– The cornering speed and mechanical grip advantage should be enough to compensate for the straight-line speed deficit ever at Monza. For example, Vettel’s 2011 pole lap was faster than both 2014 and 15 pole laps there despite RB7 being slower on the straight than both W05 and W06, and 2013 pole lap (also set by Vettel) was faster than 2014 also despite the straight-line speed advantage W05 has over RB9, so in that regard, beating the previous pole laps there isn’t impossible for the current cars.

        1. ‘ever’ was meant to be ‘even’

      4. From an aesthetics point of view @strontium this year’s cars are beautiful in comparison to the last set of regs. Can’t wait to see them on track together, racing in anger :-D

    5. It would be interesting to know if there are other differences between Indycar and Formula 1 in France, for example are they both on the same TV broadcast system, or is one behind the Pay Wall and one is not.

    6. One Question bugs me is that Did Ferrari really did low fuel simulation as media experts are stating here and to that notion i doubt any team did any low fuel simulation
      Even if we take the Ferrari top lining eye opening lap. they are doing 21 low on Medium tires and According to Williams and Pirelli the gap between Soft and Medium tire this year is 2 sec and lies between 1.6 to 2 sec on average depending on cars .I remember Vettel doing 21.3 or 21.4 on Medium taking it out to soft will give us the 19.3 or 19.4 and Soft to Super soft difference is 0.6 -0.7 gives us the 18.6 ishlap. This was to believe that with same set of modes and same fuel when Ferrari did their 21 low on medium tires they can easily do the same lap times posted with Soft and Super soft.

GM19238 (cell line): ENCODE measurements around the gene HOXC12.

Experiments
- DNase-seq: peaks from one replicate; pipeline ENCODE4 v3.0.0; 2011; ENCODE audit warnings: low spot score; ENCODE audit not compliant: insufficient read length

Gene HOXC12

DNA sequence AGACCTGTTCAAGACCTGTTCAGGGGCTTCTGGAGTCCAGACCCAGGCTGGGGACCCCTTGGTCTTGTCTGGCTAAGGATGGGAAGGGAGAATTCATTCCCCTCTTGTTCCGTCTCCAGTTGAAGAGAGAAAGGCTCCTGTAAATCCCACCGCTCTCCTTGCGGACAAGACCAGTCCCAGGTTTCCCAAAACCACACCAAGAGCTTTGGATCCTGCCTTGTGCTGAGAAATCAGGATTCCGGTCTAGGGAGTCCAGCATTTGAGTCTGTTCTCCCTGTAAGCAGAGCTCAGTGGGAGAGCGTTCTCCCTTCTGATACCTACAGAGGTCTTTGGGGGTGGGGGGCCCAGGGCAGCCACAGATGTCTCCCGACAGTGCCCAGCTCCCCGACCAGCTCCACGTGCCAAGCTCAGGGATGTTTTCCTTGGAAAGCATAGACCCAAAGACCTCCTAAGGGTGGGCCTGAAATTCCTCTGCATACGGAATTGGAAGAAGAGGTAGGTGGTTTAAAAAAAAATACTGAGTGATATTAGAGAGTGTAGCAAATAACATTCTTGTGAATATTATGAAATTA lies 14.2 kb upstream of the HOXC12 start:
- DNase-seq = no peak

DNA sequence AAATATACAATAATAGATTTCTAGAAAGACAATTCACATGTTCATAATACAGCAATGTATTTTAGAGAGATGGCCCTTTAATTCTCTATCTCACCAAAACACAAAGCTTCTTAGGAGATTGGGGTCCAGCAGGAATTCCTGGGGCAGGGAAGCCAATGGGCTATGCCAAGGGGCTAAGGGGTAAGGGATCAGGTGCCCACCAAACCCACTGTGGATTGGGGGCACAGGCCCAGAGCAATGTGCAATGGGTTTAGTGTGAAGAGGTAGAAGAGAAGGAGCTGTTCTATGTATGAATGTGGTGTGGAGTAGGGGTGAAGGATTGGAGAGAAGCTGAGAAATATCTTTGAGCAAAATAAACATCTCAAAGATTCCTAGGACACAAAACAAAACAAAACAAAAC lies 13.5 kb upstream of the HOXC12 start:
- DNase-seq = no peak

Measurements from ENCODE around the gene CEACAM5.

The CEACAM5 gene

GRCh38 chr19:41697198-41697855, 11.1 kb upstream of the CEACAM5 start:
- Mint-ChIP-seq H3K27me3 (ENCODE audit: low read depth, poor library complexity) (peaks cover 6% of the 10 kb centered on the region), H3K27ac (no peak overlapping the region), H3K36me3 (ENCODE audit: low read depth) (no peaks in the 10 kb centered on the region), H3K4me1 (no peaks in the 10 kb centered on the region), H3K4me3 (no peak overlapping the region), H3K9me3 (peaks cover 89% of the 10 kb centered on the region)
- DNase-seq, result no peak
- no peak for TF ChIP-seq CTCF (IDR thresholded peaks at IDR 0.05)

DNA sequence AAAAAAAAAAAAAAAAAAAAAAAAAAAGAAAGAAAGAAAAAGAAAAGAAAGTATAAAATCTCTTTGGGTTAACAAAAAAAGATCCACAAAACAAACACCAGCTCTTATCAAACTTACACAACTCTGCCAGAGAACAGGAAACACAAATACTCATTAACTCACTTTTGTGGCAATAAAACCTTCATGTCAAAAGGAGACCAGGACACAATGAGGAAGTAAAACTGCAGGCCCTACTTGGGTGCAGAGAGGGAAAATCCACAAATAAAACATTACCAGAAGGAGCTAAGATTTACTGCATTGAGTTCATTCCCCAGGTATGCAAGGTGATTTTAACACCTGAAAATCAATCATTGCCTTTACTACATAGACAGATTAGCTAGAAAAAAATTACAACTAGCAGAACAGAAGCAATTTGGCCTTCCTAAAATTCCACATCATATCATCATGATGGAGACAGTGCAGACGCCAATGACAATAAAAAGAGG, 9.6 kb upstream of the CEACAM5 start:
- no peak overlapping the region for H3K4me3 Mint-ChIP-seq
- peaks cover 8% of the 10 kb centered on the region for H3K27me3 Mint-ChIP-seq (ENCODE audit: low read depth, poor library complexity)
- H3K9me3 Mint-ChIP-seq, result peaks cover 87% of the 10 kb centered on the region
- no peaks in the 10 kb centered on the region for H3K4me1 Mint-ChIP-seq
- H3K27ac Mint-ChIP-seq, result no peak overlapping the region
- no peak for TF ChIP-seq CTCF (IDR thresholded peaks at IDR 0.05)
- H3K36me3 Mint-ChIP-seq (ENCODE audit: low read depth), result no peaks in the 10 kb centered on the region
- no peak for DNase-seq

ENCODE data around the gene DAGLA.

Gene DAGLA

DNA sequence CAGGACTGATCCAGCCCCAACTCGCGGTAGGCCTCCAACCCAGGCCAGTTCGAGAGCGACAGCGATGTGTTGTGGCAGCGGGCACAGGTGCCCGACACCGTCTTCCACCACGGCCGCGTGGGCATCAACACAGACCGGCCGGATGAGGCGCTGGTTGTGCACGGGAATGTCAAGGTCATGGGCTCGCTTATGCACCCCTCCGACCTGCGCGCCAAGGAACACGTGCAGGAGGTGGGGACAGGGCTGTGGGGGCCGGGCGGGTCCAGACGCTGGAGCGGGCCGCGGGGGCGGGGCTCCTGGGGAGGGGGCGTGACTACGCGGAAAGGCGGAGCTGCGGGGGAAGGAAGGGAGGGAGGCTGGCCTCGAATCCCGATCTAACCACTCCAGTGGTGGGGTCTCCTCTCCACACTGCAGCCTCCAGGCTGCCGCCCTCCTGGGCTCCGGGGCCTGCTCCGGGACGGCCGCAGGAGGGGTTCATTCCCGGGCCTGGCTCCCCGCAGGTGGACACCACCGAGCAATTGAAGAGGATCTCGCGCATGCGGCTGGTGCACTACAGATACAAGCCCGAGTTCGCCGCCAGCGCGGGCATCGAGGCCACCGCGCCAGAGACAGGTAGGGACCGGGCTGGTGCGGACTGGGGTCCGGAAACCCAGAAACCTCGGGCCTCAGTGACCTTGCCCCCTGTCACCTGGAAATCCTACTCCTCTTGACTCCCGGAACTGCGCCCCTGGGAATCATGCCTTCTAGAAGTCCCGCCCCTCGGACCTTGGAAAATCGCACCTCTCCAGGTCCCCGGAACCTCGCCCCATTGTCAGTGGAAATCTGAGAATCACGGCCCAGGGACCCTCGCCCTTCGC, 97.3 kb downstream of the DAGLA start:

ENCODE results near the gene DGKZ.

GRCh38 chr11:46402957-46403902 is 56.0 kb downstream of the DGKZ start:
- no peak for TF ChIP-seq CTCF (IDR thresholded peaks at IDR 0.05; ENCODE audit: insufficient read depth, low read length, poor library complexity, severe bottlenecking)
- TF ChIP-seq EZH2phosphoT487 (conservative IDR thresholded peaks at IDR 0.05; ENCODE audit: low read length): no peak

PS: this is not to state ferrari is fastest or some thing else, this is my view on testing that all teams sandbagging to not to reveal their hand and no team did that despite the eye opening lap times and i believe there is more to come out than what we expect with these rule set

      1. Even if Ferrari did some low fuel times I very much doubt they used engine at 100% mode. But Mercedes also don’t usually run at 100% and I don’t think they did low fuel runs. This would put both at least at the same level.

    7. A tweet* from Bernie?! 2017 is turning out to be a wilder year than 2016!

      * – yeah, its Instagram. Same difference :-)

    8. I firmly believe that no team has shown what they can really do , we just only got glimpse of what they can do with Ferrari.
      From the running of Ferrari on Medium tires they are lapping in 1:21 low to mid consistently in this test. I remember Vettel posting a 21.3 on Mediums in a stint. According to Pirelli and Williams(Massa) the Delta between Soft and Medium is 2 sec and depends on car as well. So taking that delta into consideration with same fuel and same modes we see a 19.3 straight out. and Delta between SS and S is 0.6-0.7 gives us the 18.6 lap.